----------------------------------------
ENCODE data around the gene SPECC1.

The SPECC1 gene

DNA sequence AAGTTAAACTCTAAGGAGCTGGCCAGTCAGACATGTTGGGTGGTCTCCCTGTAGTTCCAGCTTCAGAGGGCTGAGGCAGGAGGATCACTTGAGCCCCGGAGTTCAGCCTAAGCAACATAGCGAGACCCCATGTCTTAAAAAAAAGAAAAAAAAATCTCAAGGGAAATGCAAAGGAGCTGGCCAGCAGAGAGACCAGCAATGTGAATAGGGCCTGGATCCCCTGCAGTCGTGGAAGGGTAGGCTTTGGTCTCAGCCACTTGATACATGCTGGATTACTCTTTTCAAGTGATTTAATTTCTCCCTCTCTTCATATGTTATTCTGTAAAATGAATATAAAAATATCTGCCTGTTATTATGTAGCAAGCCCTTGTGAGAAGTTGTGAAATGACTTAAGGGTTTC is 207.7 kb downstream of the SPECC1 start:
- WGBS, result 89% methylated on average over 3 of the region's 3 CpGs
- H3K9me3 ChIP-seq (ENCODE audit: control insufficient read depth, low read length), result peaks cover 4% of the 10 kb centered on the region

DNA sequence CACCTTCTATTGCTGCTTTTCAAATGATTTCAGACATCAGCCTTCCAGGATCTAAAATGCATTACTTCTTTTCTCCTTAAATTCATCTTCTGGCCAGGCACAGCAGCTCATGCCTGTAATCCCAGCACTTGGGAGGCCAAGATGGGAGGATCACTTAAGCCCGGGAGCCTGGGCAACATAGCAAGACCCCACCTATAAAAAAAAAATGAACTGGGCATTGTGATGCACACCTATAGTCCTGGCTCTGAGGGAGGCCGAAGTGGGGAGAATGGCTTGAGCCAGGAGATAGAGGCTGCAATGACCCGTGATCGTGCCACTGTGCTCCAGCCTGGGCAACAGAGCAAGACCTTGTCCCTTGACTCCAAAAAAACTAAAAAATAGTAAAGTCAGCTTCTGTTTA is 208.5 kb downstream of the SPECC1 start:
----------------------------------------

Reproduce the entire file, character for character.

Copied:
ENCODE data around the gene SPECC1.

The SPECC1 gene

DNA sequence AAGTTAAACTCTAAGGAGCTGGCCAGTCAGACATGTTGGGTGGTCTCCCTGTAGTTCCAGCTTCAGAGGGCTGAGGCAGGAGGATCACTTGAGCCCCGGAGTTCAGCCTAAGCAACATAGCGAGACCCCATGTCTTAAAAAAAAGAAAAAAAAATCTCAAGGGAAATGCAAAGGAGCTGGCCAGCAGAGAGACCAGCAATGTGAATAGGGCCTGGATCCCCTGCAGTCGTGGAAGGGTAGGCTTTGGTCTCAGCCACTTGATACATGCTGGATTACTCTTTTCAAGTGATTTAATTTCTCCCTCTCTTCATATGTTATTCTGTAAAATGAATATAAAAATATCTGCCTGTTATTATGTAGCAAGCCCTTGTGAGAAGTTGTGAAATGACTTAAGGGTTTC is 207.7 kb downstream of the SPECC1 start:
- WGBS, result 89% methylated on average over 3 of the region's 3 CpGs
- H3K9me3 ChIP-seq (ENCODE audit: control insufficient read depth, low read length), result peaks cover 4% of the 10 kb centered on the region

DNA sequence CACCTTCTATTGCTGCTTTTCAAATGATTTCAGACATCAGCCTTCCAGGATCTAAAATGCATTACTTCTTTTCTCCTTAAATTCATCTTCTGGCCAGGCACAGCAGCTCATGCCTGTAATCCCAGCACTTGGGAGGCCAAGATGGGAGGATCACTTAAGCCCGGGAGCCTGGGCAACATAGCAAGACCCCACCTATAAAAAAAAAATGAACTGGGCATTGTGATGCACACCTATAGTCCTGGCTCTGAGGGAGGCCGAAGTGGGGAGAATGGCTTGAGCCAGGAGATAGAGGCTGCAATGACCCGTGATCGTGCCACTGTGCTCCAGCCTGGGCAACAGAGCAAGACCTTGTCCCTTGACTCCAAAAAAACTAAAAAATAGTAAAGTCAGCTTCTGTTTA is 208.5 kb downstream of the SPECC1 start: